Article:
However, later work in experimental animals beginning in the late 1880’s demonstrated survival after coronary ligation. Herrick gave as an example the work of Porter where over half the animals lived after ligation of the anterior descending coronary artery.3 Herrick pointed out that the anesthetic given the animals during such experiments contributed to outcomes. He cited autopsy records that demonstrated anastomoses associated with large artery obstruction that were not the cause of death.

He presented two case studies in which he was involved to demonstrate the clinical findings of coronary occlusion.3 In only one was necropsy evaluation accomplished, by his friend and colleague Dr. Ludwig Hektoen, without whom my article and this symposium would not have been impossible. Herrick concluded on the bases of these and other studies that “there is no inherent reason why the stoppage of a large branch of a large branch of a coronary artery, or even the main trunk (left main), must of necessity cause sudden death.”3

He classified clinical associations with coronary occlusions into four categories: (1) symptomless sudden death; (2) “anginal” pain and shock with death following after several minutes; (3) severe but atypical symptoms that would not indicate cardiac disease but would occasionally lead to fatality; and (4) non-fatal cases with mild symptoms. Using an electrocardiogram, newly available for evaluation, Herrick described the symptoms and clinical pathological findings as congestive heart failure, shock, rupture associated with asystole, and cardiac rhythm disturbance after coronary occlusion, respectively. Although Herrick did not used the term “myocardial infarction” or “heart attack,” it was clear that this was the condition he was describing.

In addition, he recommended various interventions that in later times would be considered contraindicated. For example, he proposed routine use of digitalis preparations and avoidance of nitroglycerine because “digitalis . . . by increasing the force of the heart’s beat, would tend to help in that direction more than the nitrites.”3 He encouraged use of rapid intravenous preparations. Of course, nitrites are now given routinely as soon as acute coronary syndrome is suspected and intravenous or any other use of digitalis, which may produce life-threatening dysrhythmias, is discouraged except as a possible adjunct in treating atrial fibrillation. It is now the policy to rest the heart or decrease left ventricular wall stress under these circumstances by use of agents that slow the heart rate and decrease peripheral vascular resistance.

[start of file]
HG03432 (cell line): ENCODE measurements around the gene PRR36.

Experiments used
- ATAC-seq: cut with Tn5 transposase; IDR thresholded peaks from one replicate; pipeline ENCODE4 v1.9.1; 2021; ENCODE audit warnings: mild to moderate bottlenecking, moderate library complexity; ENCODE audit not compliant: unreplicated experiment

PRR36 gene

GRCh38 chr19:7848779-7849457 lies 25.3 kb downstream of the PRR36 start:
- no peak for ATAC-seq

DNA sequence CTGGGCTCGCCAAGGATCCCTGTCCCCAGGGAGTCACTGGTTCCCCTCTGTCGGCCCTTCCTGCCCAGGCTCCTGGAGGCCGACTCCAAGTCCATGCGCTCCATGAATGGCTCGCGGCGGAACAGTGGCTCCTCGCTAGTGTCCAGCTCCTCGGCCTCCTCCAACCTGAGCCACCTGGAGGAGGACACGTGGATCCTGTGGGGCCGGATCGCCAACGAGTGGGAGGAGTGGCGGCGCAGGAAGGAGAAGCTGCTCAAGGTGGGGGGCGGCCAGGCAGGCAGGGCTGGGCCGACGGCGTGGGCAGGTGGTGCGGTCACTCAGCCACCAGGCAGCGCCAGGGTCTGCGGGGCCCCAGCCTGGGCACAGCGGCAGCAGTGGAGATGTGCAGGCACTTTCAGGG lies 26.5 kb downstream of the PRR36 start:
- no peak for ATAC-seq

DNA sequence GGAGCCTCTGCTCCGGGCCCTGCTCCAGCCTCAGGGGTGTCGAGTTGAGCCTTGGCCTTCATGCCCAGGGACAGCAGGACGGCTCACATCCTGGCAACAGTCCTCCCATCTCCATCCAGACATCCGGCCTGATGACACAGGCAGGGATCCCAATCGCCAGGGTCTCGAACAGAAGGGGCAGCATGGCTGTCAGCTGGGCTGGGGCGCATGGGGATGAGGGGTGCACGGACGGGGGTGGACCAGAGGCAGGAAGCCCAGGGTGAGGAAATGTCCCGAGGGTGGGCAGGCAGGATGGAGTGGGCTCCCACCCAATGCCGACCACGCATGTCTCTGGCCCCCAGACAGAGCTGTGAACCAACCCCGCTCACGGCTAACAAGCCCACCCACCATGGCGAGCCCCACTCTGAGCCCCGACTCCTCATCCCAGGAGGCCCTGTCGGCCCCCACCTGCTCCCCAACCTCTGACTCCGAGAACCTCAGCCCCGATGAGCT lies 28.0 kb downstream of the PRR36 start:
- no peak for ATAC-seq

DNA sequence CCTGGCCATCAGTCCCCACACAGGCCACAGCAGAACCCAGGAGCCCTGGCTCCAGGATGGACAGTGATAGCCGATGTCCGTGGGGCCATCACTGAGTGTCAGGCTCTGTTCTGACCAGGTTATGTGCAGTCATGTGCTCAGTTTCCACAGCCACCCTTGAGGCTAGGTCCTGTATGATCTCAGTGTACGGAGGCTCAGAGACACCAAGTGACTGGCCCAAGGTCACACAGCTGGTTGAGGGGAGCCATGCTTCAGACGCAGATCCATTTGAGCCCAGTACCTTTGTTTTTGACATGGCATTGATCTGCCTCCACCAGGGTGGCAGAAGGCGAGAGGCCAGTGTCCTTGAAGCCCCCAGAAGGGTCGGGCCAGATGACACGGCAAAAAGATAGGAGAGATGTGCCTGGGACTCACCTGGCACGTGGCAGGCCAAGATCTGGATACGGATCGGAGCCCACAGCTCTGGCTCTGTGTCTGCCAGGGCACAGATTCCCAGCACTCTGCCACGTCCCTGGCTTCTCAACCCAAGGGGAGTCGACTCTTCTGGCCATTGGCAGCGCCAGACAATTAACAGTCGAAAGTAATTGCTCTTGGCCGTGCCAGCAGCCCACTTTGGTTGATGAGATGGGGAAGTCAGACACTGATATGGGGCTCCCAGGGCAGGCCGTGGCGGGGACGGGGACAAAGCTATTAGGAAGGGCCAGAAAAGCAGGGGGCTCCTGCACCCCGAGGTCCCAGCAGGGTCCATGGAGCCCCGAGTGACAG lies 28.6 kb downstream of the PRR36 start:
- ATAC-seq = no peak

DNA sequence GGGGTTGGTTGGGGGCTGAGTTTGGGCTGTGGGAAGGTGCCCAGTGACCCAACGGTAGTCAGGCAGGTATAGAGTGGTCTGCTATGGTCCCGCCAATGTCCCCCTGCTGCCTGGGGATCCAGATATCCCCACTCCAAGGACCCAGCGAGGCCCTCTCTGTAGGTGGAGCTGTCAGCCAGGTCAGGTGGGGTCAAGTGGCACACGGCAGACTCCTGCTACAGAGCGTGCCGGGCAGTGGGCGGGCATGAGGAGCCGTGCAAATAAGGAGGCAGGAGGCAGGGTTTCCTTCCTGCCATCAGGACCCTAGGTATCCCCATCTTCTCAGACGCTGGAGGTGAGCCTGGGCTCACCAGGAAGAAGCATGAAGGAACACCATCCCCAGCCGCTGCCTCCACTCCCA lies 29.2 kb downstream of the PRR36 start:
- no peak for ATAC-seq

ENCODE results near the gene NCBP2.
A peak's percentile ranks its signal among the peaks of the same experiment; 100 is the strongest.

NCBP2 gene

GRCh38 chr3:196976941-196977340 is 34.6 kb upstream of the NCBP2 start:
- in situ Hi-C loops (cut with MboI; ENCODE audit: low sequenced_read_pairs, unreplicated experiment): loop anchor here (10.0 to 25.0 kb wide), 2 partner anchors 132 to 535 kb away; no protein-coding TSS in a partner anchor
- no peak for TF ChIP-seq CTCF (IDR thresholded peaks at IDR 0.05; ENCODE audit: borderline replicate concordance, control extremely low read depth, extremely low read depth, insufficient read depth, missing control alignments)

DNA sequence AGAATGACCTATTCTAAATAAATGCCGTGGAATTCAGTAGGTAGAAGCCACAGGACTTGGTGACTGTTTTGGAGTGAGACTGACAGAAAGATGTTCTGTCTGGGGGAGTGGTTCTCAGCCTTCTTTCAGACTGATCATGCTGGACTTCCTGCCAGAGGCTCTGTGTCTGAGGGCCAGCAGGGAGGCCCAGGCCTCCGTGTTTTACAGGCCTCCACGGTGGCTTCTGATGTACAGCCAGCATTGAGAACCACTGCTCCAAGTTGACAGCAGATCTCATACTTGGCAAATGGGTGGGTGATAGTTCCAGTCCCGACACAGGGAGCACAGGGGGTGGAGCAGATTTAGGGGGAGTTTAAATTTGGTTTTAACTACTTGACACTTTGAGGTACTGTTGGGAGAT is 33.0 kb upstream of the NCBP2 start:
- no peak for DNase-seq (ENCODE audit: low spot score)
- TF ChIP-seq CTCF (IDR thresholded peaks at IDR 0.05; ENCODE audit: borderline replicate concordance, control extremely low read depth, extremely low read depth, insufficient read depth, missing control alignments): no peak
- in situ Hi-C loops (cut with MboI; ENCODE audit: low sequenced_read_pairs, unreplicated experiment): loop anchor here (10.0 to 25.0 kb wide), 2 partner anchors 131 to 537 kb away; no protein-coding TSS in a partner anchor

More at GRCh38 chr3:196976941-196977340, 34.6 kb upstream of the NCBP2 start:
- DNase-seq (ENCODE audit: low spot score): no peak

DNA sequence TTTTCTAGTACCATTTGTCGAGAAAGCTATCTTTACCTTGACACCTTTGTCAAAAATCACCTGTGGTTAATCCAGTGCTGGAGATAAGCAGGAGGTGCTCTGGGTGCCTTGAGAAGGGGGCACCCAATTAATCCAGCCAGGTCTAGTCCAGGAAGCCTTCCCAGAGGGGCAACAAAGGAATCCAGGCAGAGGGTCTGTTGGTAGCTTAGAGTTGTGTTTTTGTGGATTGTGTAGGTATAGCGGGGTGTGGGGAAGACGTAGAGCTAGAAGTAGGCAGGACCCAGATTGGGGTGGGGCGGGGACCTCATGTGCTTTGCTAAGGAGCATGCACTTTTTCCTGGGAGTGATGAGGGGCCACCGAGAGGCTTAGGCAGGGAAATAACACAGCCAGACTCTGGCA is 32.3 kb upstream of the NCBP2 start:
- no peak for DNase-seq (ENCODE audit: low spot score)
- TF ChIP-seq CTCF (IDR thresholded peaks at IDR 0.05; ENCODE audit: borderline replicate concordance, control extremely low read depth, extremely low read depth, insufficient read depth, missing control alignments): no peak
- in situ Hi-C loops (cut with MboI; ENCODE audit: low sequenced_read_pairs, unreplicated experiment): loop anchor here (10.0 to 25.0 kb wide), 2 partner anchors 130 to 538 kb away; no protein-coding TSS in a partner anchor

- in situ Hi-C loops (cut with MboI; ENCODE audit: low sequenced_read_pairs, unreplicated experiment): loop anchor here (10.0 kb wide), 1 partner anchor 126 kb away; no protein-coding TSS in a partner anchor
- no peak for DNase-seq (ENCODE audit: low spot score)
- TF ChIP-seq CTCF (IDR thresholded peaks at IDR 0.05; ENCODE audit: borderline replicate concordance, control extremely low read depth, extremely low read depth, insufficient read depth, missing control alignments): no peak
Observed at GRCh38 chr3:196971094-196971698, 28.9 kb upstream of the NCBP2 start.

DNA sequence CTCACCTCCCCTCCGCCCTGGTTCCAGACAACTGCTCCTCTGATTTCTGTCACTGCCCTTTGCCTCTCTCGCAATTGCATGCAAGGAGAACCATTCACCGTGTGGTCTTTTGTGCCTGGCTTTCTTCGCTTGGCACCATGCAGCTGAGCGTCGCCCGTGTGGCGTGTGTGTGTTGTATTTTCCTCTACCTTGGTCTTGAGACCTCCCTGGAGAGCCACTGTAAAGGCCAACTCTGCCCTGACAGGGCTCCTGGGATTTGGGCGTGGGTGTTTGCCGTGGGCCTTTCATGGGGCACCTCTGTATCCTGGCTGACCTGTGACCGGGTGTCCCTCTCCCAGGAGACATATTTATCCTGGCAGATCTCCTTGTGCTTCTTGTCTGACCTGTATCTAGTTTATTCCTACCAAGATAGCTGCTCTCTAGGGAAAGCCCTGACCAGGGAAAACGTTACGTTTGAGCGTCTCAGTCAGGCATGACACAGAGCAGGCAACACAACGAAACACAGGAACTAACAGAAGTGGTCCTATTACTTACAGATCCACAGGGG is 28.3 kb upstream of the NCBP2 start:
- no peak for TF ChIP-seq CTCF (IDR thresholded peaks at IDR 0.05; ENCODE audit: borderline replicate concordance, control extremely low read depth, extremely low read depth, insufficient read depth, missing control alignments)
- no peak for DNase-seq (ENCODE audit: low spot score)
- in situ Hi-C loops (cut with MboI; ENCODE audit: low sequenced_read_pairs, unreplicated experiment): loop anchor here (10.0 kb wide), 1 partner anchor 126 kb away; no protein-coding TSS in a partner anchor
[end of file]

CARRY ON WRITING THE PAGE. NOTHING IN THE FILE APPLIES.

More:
Herrick also advised absolute bed rest for several days. Before we criticize him for his recommendations, we should recognize that even decades later, in fact through the 1960s, the treatment of myocardial infarction included large doses of digitalis preparations and other inotropic drugs, the regular administration of anticoagulants, and bed rest for at least a week.

Nevertheless, Herrick came to some astute conclusions that have been confirmed subsequently. For example, in regard to the left anterior descending coronary artery, he stated that “the reputation of the descending branch of the left coronary artery as the artery of sudden death is not undeserved.” It should be of interest that it was as late as the early 1980s that angiographic and post mortem observations confirmed Herrick’s conclusions that sudden thrombotic obstruction of a coronary artery produces most myocardial infarctions. This is in comparison to the contrasting evidence that gradual stenosis leading even to complete occlusion may not cause infarction because of the gradual development of collateral anastomoses from patent coronary arteries to the vessel beyond the obstruction.

Despite the depth and importance of his 1912 paper, when Herrick presented the material before the Association of American Physicians, in his words, “It fell like a dud.”7He continued to espouse his conclusions in what he termed “missionary work.”7 In a further report to the Association in 1918, including two additional cases with autopsies, he again presented his work and published papers on his experimental work with coronary ligations. 8,9

Beyond his initial contribution to the initial consequences of coronary occlusion, Herrick was an early advocate of the use of electrocardiography in diagnosis of this condition. He continued his teaching and practice and was a founder of the Chicago Heart Association. In fact, in 1922, the chair of the grievance committee of the Chicago Medical Association accused the new association of existing for financial gain at the expense of the family practitioner. Herrick successfully defended the group.7